HMS Beagle

beagle model
A 1:40 scale model of HMS Beagle. Courtesy of Simon Keynes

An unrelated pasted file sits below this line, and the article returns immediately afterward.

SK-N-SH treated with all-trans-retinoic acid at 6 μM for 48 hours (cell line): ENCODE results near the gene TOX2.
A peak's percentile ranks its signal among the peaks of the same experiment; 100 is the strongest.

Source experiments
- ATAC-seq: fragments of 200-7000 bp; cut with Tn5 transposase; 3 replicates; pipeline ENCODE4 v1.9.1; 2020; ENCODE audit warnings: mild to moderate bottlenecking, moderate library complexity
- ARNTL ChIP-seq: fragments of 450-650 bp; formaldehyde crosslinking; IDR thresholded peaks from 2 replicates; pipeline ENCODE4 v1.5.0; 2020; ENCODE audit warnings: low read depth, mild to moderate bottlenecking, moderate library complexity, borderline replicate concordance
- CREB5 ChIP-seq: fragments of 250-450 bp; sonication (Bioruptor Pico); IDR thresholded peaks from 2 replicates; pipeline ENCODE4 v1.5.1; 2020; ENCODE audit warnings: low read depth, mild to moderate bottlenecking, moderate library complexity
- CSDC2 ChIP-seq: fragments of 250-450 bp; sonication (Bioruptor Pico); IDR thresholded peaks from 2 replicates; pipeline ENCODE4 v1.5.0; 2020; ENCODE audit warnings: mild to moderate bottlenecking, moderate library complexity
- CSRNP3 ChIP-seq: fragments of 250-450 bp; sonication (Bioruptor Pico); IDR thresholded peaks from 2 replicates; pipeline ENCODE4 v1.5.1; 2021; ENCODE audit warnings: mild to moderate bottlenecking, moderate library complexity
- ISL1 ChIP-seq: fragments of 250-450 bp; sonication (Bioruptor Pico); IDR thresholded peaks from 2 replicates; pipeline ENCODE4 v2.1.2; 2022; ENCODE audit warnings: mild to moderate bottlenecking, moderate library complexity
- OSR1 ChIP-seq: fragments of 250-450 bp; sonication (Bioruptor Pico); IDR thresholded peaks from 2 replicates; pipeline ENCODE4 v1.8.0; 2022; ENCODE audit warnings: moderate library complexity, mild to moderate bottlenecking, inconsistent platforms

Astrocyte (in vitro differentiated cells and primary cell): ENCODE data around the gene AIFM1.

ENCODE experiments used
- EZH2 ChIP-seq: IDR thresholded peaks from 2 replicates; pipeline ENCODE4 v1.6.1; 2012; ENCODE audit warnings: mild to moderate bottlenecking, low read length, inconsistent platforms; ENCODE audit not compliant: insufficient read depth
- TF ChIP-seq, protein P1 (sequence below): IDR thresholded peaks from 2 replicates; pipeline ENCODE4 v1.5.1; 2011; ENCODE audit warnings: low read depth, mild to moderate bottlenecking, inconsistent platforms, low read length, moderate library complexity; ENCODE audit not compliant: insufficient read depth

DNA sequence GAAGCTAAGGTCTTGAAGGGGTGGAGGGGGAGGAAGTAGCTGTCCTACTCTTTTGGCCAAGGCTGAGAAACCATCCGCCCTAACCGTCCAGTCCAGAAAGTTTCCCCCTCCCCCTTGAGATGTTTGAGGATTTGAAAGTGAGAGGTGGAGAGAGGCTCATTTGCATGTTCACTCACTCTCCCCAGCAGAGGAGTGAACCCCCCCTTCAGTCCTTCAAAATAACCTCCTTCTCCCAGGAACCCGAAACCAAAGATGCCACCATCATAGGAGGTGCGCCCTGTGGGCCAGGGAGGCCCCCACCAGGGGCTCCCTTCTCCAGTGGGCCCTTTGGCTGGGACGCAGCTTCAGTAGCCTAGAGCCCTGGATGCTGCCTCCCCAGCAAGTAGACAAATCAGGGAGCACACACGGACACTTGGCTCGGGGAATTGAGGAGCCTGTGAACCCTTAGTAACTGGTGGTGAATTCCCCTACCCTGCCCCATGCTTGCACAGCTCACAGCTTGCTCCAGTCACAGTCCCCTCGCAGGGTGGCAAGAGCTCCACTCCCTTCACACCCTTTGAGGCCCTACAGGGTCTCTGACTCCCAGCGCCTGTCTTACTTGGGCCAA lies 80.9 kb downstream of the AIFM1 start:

In her first two voyages (1826–30 and 1831–6) the officers and men of the Beagle contributed significantly to the knowledge of the coastal regions of South America, and then to the determination of longitudes around the globe; in her third (1837–43) they charted the coast of Australia. This was no small achievement for a ‘ten gun brig’. Built at Woolwich dockyard, on the Thames, in 1819–20, she was about 90ft (27.4m) long on her main deck, and 24ft 6in (7.5m) wide at her widest point. For five years she remained in dock at Woolwich until she was modified for surveying work. After her epic voyages under the command of Captain Pringle Stokes and Captain Robert FitzRoy, she became a coastguard watch vessel, and from the late 1840s was based in Essex. In May 1870 the Admiralty sold the Beagle for £540. She is presumed to have been broken up for scrap, although it is possible that the lower part of her hull may yet remain buried in the mud where she lay after her last years of gallant service.